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Director of business service ...
Director of business service

The term 'business services' has no standard definition in local government.

But its umbrella-like properties are useful for those councils that are restructuring their finance departments to be more customer focused.

At Harrow LBC, for example, a radical change programme last year, called the New Harrow Project, saw the creation of the business connections department. It has two arms, business and financial strategy, with a traditional finance officer, and business services.

Director of business services Carol Cutler has been in post for year. Her department deals with revenue collection, council tax and business rates, all council assessment services including housing benefit, fairer charging, student finance; and supporting people (housing). The department is also charged with improving welfare benefit take-up.

Ms Cutler is also responsible for Harrow's ICT, as well as miscellaneous areas, such as debts and creditors, insurance and internal finance support.

Unsurprisingly, what Ms Cutler finds most enjoyable about her particular portfolio is the 'real mix of services'.

'I have key internal services like ICT, which make a real difference to the way the authority operates, as well as external facing services,' she says.

Her background is in revenues and benefits - she is the current president of the Institute of Revenues Rating and Valuation. 'It means I am technically competent in some of the areas. I also have a good network of colleagues across the country.'

She says the rationale behind the new department is to reach out to customers. 'It was a case of thinking what the customer wants, rather than what is most convenient to the council,' she says.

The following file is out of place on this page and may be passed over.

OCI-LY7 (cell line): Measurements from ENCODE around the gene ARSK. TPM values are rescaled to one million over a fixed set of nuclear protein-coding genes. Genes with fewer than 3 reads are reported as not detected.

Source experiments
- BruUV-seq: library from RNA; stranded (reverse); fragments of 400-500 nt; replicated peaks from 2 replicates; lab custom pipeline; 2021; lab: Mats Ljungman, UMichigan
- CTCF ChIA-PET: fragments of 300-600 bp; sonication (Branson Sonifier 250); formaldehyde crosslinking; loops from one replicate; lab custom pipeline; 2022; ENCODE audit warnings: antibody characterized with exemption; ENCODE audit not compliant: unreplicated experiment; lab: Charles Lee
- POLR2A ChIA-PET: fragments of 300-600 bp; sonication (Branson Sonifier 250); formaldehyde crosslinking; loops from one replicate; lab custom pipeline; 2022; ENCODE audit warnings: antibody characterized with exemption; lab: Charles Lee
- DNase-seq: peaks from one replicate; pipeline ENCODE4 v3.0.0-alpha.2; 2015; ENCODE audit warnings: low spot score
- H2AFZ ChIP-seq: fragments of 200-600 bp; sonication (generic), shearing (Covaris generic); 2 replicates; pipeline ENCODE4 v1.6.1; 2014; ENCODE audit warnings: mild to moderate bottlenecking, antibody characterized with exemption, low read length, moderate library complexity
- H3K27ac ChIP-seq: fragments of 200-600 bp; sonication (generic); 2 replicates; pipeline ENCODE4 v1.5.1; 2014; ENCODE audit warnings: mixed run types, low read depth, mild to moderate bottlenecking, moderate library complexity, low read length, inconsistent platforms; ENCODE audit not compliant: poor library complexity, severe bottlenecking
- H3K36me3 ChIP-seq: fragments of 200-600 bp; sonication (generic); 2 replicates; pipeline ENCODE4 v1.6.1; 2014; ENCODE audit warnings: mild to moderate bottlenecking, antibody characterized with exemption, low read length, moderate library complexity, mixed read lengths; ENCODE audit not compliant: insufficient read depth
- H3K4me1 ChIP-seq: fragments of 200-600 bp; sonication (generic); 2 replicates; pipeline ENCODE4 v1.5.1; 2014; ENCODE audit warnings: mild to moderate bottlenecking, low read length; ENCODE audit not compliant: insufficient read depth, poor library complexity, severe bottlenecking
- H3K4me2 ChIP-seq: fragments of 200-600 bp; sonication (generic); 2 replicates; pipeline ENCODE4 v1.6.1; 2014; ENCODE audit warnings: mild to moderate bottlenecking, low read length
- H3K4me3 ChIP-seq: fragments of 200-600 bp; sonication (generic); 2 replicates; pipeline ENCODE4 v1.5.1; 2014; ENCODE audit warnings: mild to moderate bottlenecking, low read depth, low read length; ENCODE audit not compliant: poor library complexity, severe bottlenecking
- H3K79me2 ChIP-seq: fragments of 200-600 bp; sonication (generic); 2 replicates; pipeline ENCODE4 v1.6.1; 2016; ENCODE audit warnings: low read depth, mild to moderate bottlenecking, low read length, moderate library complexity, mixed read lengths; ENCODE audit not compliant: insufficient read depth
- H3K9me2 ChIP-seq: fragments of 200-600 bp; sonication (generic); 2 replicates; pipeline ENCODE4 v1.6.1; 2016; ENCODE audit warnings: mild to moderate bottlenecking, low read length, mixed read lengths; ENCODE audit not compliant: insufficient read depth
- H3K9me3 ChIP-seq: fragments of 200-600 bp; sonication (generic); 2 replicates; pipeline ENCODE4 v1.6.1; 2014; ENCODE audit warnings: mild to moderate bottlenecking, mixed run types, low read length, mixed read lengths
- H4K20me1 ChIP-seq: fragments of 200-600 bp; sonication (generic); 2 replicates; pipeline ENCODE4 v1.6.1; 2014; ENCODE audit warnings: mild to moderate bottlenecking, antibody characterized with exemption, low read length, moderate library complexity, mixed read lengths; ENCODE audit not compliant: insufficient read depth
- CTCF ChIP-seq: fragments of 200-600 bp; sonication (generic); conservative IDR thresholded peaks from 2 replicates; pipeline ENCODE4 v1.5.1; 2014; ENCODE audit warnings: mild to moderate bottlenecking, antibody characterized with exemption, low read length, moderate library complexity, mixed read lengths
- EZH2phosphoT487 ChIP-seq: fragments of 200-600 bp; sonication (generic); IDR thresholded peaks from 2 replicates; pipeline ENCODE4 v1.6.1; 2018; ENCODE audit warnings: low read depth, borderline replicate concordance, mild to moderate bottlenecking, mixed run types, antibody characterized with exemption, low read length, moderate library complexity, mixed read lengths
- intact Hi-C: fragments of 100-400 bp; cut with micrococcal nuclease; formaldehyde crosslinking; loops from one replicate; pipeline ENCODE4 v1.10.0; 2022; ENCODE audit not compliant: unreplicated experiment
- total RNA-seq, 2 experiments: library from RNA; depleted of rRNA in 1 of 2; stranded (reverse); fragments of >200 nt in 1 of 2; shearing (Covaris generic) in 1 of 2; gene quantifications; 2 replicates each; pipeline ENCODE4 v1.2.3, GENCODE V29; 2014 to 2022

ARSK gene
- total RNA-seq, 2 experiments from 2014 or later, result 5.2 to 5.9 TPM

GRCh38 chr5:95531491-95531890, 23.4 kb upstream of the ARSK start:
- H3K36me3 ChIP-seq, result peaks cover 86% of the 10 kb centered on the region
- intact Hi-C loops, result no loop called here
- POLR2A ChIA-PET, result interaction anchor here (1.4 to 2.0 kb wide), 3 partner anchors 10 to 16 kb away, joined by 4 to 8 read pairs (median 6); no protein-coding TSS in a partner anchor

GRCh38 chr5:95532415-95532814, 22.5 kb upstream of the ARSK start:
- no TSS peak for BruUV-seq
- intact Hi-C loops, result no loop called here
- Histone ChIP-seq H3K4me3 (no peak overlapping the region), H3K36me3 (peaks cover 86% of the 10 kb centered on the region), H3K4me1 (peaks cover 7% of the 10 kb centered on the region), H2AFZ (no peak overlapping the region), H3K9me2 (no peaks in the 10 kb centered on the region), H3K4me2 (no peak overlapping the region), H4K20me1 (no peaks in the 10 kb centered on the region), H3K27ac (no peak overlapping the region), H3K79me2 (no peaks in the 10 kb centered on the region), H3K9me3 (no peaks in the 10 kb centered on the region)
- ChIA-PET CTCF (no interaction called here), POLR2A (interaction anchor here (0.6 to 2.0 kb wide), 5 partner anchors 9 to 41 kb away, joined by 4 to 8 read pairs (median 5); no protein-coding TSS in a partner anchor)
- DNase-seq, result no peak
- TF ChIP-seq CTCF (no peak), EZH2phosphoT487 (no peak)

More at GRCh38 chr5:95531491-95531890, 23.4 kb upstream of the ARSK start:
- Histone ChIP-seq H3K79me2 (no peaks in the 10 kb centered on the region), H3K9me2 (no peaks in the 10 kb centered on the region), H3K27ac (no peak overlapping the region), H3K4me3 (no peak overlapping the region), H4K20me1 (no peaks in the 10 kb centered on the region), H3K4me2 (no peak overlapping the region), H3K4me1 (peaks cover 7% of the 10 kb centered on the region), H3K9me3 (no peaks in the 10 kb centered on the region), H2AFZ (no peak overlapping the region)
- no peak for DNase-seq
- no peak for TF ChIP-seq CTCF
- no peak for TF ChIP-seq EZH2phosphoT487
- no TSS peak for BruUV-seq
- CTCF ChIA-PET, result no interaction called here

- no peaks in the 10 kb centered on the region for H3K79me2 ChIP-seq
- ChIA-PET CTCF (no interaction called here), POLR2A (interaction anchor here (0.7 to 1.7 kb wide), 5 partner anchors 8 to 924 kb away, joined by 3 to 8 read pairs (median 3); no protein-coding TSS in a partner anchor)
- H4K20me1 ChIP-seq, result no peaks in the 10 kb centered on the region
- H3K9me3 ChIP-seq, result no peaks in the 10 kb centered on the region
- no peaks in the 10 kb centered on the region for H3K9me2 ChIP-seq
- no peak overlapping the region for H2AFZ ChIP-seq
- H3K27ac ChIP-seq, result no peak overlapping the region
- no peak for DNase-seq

The shift in focus is already making a big difference in the area of assessments, she says.

'We are creating a more seamless service, with the aim of dealing with all assessments in one hit. For example, with the pensioner population, we are working very closely with the Pensions Agency. We are planning a completely merged service by the end of the year but already the agency has a one-day-a-week presence at our enquiries counter. We can also deal with housing benefit, fairer charging and income support. People can also have a welfare benefit check,' Ms Cutler says.

Bringing assessment teams together from across the council has enabled staff to help each other out during

busier times. This is especially the case in areas that have a glut of work at set times of the year.

'This time of year is very busy for student awards,' says Ms Cutler. 'In the past, the team has struggled to deal with all the applications, but now the housing benefit assessors are trained to help assess awards,' she says.

The restructure has moved Harrow away from the traditional silo mentality of local authorities, she says.

'We have thrown the pieces up into the air. It has encouraged people to think outside the box. We operate services for customers, rather than for the convenience of the council.

'I think making a radical change is good in itself because it makes people rethink what they are doing. Merging assessment services has been a brilliant idea and we are just starting to scratch the surface of improvement that can be made for our customers as a result,' she concludes.

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